A report last year from Kiplinger ranked Kansas as the third-worst state in the country to retire in due to high taxes. When it comes to the elderly, Kansas fully taxes private retirement plans (including IRAs and 401(k) plans), out-of-state public pensions, and Social Security benefits received by residents with a federal adjusted gross income of $75,000 or higher. The average sales tax in Kansas is 8.67%, the eighth highest in the country, and the state-wide average property tax bill is the 15th highest in the country. Taxing Kansans for digital goods would only add to growing tax fees that are already high than average.

Kelly recommended putting $54 million towards a program that has not been funded since 2003 that helps reduce local property taxes. However, Republican Representative Troy Waymaster beliefs that would make little to no difference. According to Waymaster, the discount for a $150,000 home would be about $25. Waymaster believes reducing vehicle taxes would have a bigger positive impact on Kansas residents.

In 2018, a study by United Van Lines ranked Kansas as fifth in the country for residents leaving for more progressive and financially stable states. According to their website, United Van Lines has “annually tracked migration patterns on a state-by-state basis” since 1977. Each state ranking is based on the inbound and outbound percentages of total moves by state. New Jersey has been the number one outbound state for the last ten consecutive years of the study.

Kansas Forced Into A Serious Debate Over Cannabis

For years, Kansas has chosen to completely ignore a simple solution to help with the state’s tax issues. Kansas is one of only 17 states still fighting against moving forward with cannabis on any level. However, that could soon change as Kansas lawmakers are expected to finally have a serious debate over medical cannabis. Kelly stated during her 2018 election campaign that she would allow medical cannabis. Brownback’s replacement, former Governor Jeff Colyer, a surgeon, opposed the idea, along with Kelly’s opponent Kris Kobach.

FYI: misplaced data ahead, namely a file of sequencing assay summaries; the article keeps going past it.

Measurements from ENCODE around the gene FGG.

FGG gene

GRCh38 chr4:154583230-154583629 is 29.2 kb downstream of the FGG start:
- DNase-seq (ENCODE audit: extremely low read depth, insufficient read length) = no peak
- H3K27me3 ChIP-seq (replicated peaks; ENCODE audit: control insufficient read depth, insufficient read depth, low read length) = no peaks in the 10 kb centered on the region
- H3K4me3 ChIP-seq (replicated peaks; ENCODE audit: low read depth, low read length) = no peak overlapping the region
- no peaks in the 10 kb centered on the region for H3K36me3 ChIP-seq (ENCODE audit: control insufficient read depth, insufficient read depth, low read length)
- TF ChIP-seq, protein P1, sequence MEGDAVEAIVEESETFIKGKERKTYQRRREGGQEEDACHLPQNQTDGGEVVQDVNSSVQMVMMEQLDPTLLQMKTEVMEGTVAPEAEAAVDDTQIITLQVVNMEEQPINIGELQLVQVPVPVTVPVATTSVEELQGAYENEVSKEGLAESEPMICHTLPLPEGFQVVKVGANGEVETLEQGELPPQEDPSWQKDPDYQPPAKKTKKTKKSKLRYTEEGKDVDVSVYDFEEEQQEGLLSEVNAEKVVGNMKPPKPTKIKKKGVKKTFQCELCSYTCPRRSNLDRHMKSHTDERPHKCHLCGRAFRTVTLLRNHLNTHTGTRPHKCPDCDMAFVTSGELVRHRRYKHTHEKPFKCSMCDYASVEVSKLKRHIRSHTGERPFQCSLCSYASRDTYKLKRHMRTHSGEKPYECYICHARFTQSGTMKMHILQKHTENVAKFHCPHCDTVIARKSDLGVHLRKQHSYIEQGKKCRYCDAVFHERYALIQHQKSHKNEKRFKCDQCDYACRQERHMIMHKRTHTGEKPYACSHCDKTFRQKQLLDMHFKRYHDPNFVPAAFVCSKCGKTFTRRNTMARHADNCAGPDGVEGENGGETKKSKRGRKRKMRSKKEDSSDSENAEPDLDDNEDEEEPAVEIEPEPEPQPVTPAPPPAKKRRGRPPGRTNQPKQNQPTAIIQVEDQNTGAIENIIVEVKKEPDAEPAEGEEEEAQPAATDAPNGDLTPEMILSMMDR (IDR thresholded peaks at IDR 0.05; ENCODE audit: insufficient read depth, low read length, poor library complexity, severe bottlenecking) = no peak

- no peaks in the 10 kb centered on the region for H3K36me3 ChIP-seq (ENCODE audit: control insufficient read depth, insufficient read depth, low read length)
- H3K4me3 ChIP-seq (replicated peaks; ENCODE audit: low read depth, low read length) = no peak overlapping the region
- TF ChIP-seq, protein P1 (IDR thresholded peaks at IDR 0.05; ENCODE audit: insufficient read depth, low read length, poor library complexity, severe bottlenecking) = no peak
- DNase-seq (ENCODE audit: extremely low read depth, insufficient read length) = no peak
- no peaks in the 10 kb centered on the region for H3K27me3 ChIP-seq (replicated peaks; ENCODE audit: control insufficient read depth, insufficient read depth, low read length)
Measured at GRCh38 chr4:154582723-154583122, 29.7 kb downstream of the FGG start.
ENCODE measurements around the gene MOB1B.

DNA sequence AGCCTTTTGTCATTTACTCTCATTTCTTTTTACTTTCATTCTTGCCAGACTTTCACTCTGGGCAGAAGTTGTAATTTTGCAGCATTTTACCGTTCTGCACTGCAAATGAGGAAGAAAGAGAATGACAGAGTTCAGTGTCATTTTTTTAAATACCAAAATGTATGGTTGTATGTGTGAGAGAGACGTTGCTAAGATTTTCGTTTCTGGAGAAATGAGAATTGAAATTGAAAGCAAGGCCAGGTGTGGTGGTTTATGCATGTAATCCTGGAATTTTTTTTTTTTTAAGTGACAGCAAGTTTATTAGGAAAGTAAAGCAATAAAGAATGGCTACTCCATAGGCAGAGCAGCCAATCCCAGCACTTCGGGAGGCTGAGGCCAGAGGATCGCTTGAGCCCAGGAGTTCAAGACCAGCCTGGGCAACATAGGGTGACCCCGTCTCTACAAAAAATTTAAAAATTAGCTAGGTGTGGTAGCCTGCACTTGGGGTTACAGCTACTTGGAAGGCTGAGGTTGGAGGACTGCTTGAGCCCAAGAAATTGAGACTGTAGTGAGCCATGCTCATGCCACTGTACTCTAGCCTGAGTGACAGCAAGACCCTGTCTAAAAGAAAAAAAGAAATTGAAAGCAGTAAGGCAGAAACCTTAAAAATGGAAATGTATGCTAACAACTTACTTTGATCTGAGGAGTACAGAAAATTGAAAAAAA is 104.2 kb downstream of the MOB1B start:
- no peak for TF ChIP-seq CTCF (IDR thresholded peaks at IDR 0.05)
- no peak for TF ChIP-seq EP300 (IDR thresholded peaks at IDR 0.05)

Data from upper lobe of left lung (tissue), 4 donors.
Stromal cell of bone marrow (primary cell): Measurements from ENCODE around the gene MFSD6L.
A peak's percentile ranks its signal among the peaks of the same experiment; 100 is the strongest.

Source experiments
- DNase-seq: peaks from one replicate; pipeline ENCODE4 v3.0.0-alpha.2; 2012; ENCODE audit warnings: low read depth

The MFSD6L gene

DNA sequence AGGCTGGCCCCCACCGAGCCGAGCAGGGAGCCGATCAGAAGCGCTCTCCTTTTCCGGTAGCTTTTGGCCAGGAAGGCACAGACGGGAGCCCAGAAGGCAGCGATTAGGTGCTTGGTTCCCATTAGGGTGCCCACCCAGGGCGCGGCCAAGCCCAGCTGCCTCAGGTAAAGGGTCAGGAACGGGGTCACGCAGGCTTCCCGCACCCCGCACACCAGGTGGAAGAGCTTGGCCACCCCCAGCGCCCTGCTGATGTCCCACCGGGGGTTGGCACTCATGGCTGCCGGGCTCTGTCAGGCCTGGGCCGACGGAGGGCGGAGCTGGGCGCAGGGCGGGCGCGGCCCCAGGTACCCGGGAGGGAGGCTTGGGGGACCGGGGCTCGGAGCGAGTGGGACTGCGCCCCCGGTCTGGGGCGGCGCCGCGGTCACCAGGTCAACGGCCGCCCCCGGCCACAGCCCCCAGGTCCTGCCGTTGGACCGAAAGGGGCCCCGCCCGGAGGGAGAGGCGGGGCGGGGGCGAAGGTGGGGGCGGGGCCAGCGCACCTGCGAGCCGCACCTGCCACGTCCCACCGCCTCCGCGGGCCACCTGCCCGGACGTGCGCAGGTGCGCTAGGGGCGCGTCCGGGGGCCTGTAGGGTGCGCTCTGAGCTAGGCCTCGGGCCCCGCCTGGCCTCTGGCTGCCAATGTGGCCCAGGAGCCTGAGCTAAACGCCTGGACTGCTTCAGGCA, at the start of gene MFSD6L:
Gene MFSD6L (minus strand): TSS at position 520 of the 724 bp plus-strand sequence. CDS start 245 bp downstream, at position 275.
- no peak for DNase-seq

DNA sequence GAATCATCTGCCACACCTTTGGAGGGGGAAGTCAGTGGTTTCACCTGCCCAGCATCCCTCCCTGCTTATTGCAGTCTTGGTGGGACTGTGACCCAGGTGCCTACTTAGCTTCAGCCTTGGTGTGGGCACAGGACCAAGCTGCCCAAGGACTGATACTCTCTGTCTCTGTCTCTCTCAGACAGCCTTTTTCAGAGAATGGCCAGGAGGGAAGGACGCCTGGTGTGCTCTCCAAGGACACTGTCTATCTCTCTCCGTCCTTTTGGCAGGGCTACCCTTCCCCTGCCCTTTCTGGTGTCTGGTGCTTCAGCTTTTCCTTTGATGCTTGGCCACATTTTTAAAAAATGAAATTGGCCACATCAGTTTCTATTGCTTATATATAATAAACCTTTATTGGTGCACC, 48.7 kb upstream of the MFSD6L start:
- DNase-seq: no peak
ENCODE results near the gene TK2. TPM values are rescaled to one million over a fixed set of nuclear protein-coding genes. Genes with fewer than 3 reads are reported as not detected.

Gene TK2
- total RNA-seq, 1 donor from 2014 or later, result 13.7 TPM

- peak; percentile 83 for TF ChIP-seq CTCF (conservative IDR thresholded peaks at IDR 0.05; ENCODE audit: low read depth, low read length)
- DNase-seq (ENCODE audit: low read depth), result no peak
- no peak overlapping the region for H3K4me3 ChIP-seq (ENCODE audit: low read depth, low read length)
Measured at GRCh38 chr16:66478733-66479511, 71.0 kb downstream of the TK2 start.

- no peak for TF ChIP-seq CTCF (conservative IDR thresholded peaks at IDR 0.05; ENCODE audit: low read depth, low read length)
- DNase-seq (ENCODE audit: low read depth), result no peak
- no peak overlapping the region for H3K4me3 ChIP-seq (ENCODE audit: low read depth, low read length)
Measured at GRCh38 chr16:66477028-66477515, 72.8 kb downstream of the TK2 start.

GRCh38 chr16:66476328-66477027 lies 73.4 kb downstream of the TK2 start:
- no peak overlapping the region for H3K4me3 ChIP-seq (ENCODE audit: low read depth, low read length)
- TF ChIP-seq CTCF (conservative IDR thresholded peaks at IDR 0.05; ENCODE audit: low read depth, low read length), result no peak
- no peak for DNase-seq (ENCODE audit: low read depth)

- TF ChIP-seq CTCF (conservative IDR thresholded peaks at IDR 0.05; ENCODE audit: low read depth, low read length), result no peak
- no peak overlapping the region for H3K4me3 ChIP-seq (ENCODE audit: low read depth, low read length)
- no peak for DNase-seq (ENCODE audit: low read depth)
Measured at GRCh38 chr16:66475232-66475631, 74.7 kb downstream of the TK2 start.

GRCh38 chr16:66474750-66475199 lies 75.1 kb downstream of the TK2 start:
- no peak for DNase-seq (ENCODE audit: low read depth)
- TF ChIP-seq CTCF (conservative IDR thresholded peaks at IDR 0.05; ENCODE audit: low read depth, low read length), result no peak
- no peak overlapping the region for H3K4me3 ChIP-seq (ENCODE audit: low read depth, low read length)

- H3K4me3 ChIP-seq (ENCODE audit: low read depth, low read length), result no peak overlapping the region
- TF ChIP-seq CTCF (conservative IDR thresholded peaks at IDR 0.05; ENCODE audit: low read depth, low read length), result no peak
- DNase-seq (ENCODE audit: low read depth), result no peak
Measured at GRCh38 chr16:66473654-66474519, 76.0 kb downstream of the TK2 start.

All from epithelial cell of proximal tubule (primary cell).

Kansas is being forced to reevaluate their reefer madness propaganda-fueled views towards cannabis since neighboring states Colorado, Missouri and Oklahoma have moved forward with medicinal and recreational cannabis. Last June it was reported that Colorado had generated over $1 billion total state revenue in the legal cannabis industry since legalizing cannabis. Since the birth of legalized medical cannabis, Colorado has generated over $6.5 billion from cannabis sales.

Colorado is not the only state that sees the financial benefit of cannabis. Since legalizing medical cannabis in October 2018, as of September of last year cannabis had brought in $27.3 million from the medical marijuana tax and another $46.5 million from the tax collected by dispensaries. Activists in Oklahoma have already filed a petition to legalize recreational cannabis. State Question 806 requires 178,000 signatures to move forward.

Missouri is currently preparing to launch its medical marijuana industry. Earlier this month the Missouri Department of Health and Senior Services began the process of awarding medical cannabis manufacturing licenses to 86 facilities to manufacture cannabis-infused concentrates, edibles and tinctures. In December DHSS issued 60 medical cannabis cultivation licenses along with 10 testing lab licenses. DHSS believes dispensaries will open in late spring or early summer.

Kansas would be wise to not move forward with its habitual tactic of over-regulating the industry. Following the first season of legally being able to grow hemp in Kansas, disappointed hemp farmers told KSHB there was no demand for the product. Farmer Dale Morgan said lawmakers need to loosen the current regulations that limit hemp farmers to only grow one type of hemp. Farmers have been forced to go to other states to sell their product. Bobby Gabriel said the first hemp season cost him $250,000 and blamed the oversaturation from states like Oregon and Colorado. Kansas lawmakers have held farmers back for years, and now they are forced to compete with hemp farmers with years of experience and buyers. Some hemp farmers have already decided they would not do hemp crops again next season due to the loss.